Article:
It's the battle between top-down and bottom-up. We already know which one wins, time and again. We already know which one accords better with the American tradition, which one is authoritarian and which is democratic. Peck wants you to trust in his authority and accept his New Model Newspaper, but the changing mediascape says he's on the losing side, no matter how he dresses it up.

Take, for example, the recent report from the New Orlean's Times-Picayne, which detailed how so many of the hysterical and frightening stories reported by television and print news had been wrong, very wrong. Yes, the CA put the story on the top of page one. Very good.

But the paper itself never addressed its own failures. They simply accepted and ran the stories from the national sources, not doing any fact-checking of their own, even though the paper made a huge deal about how they were devoting a lot of their own resources to reporting the biggest story in the area in decades. The fact that they should so uncritically accept and pass along such fear-mongering, and their own people never caught it despite being on the scene, is disturbing. It doesn't inspire trust at all.

What they did was to append the following paragraph to the article, which by the way was atributed to "From Our Press Sources:"
The Commercial Appeal published stories based on wire service reporting from the scene that referred to some of the reports now found to have been exagerrated or false. In most cases, the accounts were attributed to local and state officials, particularly early fears of a body count that would be in the thousands in New Orleans. An Associated Press story the newspaper published on Sept. 3 noted the wild stories circulating.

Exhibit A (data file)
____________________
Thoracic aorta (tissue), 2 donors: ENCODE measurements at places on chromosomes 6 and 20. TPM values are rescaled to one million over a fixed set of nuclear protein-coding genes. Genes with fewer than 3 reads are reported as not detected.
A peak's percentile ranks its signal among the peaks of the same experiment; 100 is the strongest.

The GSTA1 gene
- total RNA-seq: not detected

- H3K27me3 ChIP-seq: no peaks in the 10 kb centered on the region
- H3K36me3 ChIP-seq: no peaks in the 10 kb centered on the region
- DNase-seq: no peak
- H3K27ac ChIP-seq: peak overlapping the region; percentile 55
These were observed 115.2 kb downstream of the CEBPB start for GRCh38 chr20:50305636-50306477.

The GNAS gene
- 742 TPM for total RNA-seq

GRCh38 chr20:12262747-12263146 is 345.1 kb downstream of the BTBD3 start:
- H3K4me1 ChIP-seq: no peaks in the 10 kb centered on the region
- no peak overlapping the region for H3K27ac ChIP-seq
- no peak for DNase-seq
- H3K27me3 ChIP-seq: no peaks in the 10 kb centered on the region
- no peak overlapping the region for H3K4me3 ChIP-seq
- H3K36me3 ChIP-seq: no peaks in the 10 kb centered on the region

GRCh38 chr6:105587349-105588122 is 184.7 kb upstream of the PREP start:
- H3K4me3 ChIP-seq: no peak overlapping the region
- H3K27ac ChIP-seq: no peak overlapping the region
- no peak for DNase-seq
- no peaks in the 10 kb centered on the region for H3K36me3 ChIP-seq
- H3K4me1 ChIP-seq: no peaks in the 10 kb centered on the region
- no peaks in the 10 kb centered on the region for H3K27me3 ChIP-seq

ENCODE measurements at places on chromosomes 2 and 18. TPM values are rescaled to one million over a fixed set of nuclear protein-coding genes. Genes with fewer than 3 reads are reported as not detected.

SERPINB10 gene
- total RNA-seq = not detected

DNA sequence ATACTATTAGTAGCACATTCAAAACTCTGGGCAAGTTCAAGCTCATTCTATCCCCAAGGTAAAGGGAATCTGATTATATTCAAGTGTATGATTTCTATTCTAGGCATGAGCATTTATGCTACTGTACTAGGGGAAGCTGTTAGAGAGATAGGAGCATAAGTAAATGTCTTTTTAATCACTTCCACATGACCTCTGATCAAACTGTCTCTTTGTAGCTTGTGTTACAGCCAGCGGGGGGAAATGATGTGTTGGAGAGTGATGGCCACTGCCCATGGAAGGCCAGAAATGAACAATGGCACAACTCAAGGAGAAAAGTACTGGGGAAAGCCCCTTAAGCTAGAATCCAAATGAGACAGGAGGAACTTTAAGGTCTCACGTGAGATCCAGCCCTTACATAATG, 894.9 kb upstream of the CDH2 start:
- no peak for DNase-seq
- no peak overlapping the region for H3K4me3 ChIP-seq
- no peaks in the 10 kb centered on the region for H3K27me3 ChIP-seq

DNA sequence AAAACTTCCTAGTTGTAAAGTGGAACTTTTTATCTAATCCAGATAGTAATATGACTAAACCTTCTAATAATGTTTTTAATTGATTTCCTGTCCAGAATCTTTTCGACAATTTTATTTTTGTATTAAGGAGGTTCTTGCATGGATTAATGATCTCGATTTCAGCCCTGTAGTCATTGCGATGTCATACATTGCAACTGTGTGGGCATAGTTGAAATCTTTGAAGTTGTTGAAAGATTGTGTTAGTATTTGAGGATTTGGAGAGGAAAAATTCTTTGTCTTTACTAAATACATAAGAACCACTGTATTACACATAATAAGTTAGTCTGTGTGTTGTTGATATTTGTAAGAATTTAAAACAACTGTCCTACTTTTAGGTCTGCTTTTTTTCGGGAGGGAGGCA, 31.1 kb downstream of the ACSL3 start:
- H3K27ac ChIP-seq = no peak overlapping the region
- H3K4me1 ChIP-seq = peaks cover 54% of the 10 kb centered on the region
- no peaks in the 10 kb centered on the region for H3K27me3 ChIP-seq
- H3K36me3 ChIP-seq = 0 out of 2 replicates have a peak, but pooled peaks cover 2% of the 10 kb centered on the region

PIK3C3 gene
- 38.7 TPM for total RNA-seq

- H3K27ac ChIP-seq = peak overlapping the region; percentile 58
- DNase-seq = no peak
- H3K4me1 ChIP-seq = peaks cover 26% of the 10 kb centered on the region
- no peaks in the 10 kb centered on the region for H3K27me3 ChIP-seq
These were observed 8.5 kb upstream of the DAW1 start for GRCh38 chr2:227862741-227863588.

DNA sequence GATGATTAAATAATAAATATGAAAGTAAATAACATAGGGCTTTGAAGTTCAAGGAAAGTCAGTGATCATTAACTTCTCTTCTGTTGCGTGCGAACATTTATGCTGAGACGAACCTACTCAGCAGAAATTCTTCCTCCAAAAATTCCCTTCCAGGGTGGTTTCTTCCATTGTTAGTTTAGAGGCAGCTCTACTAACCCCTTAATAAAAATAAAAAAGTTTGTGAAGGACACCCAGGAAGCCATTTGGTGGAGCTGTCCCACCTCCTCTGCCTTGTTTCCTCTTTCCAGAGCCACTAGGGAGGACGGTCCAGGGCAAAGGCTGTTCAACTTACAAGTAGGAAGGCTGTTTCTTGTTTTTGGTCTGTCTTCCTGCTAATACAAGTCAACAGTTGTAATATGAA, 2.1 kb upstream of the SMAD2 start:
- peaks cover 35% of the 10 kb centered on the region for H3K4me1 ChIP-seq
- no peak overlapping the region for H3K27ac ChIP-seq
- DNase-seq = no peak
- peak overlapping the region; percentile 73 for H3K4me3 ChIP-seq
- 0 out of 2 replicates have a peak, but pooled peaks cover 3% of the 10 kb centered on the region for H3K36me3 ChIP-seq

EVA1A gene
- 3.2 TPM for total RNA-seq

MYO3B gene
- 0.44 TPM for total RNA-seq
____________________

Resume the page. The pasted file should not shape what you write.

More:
That's it. Nothing about the self-examination that ought to have been occuring, the re-evaluation of how wire service stories are used, the in-house changes that should be coming, nothing. It's just "oh well" and onward.

One thing that bothers me in Peck's column is this bit of rah-rah:
So at a meeting last week, the editors of this newspaper were given the task of considering how to get in front of the changing demands and expectations of what journalists do, who a journalist is, and what citizens expect of the work journalists do.
First of all, if they can't get it right none of this matters.

But second, the paper has been particularly lackadaisical at best and stubbornly resistant at worst about the move to the Internet Age. Stories in the online version still don't have hyperlinks. I've been told that this is a feature of their in-house software! That's nearly criminal for a website.

They have some blogs, but almost none of them function in the way most people understand the term. Some serve, as I have noted before, as resources for the writer to stripmine for the print version of the paper. Some are overflow catches for story ideas never published. Some are adjuncts to ongoing projects of the paper.

Many are dead, too, but still listed.

There are the forums, but these are standard-issue bulletin boards, and as you'd expect they are dominated by the same few voices and arguments. Nowhere is the paper actually trying to use their web resource as a place to have a conversation with their readers, as a place to interact, to learn and to grow. Nowhere.

So, Chris, spare me all this woohoo of yours. Yes, you've managed to reinvent the CA as the house organ of the "Downtown is Memphis" elite, capital city of the Kingdom of Greater Memphis. Lucky merchants will get the king's favor and lucky peasants will get the King's Indulgence of seeing themselves in His Paper.

But it would seem that the old biases and agendas largely survive, just in new clothes, as do the same old pretensions and condescensions. There is a deeper, more fundamental change, a re-orientation of point of view, that you seem unable -- or unwilling -- to make. That's a shame.

We could use the newspaper you could be.

No comments: